Construction activity dropped 1.8% in April after rising an upwardly revised 1.5% in March. Losses were broad-based with a downdraft in public construction outpacing the decline in the private sector. The fall in state and local construction was particularly large and marked the second month of declines. Federal spending has held up better this year, especially now that funding for highway projects passed.
Losses in the private sector were smaller but also broad-based and included a dip in housing activity; apartment construction, which had been on a tear is starting to slow as many of the largest markets, including Chicago, now show signs of being overbuilt. (Millennials hoping for a break in rents may finally be able to afford to buy in some markets.) Retail construction also declined. Real estate is not as important as it once was in a world where a retailer is judged by how fast it can complete its online deliveries. This is happening at the same time that auto dealers are pulling back.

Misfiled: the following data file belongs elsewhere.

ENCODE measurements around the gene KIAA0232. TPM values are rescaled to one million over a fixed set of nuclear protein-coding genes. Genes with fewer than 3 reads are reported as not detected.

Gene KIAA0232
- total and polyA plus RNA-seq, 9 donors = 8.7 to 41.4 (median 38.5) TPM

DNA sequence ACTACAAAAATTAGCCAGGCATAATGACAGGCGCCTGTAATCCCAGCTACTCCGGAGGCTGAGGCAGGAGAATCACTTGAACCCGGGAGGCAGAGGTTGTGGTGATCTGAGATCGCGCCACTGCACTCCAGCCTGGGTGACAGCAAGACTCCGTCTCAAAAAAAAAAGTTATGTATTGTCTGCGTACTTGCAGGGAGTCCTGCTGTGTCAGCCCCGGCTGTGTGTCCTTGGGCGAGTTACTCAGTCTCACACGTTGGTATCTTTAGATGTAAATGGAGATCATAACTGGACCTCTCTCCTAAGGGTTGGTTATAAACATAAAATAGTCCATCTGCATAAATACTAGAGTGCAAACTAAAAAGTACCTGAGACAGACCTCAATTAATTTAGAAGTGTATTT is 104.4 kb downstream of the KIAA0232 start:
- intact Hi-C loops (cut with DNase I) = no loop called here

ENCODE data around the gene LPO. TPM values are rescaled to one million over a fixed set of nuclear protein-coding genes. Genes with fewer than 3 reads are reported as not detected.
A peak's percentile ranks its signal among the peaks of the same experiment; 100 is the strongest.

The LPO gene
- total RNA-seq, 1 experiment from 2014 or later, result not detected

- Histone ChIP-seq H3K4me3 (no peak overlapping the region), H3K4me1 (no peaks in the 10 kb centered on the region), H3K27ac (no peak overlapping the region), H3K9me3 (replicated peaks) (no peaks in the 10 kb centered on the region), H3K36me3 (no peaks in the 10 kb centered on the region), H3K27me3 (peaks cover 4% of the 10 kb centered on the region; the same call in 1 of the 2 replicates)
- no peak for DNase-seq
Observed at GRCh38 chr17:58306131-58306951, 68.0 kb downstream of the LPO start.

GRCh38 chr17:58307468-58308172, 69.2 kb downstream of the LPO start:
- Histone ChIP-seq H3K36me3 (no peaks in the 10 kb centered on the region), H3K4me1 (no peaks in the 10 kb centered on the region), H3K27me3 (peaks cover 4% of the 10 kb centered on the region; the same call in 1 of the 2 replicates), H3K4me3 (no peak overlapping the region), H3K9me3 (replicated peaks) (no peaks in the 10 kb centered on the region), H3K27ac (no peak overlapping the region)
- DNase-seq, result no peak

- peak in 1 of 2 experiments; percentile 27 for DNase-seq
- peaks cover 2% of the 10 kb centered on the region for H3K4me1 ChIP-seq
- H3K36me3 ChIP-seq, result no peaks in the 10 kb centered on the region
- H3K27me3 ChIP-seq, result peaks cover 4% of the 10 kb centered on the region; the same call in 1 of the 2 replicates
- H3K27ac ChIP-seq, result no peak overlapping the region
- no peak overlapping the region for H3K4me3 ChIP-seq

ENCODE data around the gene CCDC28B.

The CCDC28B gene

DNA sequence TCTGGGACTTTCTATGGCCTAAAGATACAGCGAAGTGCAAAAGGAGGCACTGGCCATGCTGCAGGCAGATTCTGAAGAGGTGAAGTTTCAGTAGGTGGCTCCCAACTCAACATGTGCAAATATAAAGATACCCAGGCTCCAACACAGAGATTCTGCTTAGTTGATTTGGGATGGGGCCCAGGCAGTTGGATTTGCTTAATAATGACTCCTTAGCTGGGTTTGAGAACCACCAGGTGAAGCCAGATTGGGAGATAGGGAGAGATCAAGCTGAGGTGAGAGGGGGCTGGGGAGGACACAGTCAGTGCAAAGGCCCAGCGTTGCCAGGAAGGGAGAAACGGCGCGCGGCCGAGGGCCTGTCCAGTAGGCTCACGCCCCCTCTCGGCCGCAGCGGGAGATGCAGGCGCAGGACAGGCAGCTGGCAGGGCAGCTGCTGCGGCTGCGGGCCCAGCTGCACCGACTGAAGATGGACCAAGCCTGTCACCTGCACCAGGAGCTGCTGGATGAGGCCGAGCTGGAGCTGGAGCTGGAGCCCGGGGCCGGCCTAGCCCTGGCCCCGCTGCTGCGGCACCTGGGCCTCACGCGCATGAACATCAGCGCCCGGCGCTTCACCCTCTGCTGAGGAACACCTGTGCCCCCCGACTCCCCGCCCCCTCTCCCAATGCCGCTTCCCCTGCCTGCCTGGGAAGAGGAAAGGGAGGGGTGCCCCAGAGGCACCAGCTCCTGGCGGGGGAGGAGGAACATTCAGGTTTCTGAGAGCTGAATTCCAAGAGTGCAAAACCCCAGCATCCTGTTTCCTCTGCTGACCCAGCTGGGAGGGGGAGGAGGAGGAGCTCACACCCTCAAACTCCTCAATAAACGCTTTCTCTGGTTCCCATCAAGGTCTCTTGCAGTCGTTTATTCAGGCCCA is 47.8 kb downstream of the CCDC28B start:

Separately, the manufacturing sector continued to firm in May. The Institute for Supply Management (ISM) index moved further into positive territory on improving new orders, production and firming prices. A rise in energy prices and a new round of steel tariffs contributed to the upward move in prices; that is good news for steel producers, but hard on margins for steel and energy consumers. Employment was the laggard, which will show up in what is already expected to be a subdued report for payrolls in May. Job creation remained tepid, which is factored into our subdued forecast for employment gains.
Bottom Line: Today’s construction data will add a bit to first quarter revisions, while shaving some from second quarter estimates. Those shifts will not change the narrative for a rebound in growth in the second quarter. The Fed is still on course to raise rates in June or July.